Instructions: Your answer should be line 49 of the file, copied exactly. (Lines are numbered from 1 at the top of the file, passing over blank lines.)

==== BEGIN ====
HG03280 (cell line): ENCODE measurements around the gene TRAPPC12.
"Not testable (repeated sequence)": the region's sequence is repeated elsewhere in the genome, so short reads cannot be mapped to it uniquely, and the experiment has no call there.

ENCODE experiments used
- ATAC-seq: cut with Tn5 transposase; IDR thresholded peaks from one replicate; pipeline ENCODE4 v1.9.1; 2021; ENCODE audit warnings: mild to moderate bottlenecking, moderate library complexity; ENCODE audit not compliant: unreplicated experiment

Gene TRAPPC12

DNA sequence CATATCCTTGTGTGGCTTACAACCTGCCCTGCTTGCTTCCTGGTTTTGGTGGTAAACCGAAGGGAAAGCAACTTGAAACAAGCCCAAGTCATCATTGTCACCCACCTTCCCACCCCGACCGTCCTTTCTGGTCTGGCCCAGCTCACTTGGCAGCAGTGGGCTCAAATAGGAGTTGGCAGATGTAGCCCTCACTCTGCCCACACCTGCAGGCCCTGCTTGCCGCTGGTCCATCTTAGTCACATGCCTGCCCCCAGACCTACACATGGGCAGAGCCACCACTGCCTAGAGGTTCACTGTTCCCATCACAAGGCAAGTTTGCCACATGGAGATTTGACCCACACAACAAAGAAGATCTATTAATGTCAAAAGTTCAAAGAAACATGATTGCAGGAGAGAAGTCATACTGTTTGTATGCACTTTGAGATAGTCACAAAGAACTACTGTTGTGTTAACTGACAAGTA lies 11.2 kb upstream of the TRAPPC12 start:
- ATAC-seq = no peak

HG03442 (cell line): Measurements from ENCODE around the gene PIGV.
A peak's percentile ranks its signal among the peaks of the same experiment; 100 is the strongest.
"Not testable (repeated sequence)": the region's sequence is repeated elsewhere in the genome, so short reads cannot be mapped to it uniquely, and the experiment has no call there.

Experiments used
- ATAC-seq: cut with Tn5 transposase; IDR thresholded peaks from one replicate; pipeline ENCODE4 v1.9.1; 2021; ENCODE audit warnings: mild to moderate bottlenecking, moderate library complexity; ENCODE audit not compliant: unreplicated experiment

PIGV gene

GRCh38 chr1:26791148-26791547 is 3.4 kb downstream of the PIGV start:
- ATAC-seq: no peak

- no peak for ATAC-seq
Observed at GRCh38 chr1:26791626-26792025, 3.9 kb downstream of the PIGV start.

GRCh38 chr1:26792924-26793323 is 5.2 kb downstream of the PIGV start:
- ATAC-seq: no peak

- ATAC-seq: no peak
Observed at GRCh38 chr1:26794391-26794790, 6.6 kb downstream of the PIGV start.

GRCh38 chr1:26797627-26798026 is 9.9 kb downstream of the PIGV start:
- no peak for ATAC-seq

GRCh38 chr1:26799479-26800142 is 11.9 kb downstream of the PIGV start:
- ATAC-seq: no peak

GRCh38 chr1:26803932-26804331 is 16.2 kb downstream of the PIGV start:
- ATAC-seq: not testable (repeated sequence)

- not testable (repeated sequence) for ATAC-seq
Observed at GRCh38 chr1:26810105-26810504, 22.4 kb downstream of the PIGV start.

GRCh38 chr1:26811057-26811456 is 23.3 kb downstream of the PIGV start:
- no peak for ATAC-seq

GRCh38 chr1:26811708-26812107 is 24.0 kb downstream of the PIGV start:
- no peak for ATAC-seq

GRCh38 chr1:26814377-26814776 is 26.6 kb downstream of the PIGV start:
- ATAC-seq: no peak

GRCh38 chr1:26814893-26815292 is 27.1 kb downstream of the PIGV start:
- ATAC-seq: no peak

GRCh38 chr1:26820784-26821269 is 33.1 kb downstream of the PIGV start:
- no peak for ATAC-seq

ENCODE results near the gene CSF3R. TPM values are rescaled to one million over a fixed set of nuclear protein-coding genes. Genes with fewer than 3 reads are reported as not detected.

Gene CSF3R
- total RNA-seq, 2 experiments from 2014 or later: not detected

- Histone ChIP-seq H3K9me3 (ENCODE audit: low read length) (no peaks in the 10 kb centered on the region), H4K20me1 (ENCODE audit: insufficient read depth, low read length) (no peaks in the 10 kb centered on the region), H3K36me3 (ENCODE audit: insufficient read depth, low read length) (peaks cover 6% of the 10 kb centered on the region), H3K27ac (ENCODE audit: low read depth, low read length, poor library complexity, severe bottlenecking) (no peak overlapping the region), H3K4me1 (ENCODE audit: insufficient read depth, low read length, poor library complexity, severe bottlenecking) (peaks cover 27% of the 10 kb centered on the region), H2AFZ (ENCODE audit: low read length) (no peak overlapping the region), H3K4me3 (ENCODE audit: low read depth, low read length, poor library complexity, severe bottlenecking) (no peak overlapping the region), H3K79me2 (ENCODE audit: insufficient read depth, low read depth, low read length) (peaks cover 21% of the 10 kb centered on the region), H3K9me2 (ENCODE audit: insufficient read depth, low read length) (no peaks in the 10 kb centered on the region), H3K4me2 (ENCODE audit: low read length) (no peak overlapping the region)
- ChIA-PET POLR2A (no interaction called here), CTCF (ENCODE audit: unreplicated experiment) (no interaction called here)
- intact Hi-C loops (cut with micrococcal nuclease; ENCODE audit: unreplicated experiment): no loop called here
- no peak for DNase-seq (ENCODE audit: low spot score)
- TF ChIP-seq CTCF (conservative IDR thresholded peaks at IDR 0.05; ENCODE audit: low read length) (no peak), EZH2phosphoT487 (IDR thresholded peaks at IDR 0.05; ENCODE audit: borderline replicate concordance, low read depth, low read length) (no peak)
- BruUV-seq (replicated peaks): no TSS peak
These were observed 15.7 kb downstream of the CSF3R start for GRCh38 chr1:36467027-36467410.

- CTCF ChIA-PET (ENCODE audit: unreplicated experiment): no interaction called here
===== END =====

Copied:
These were observed 15.7 kb downstream of the CSF3R start for GRCh38 chr1:36467027-36467410.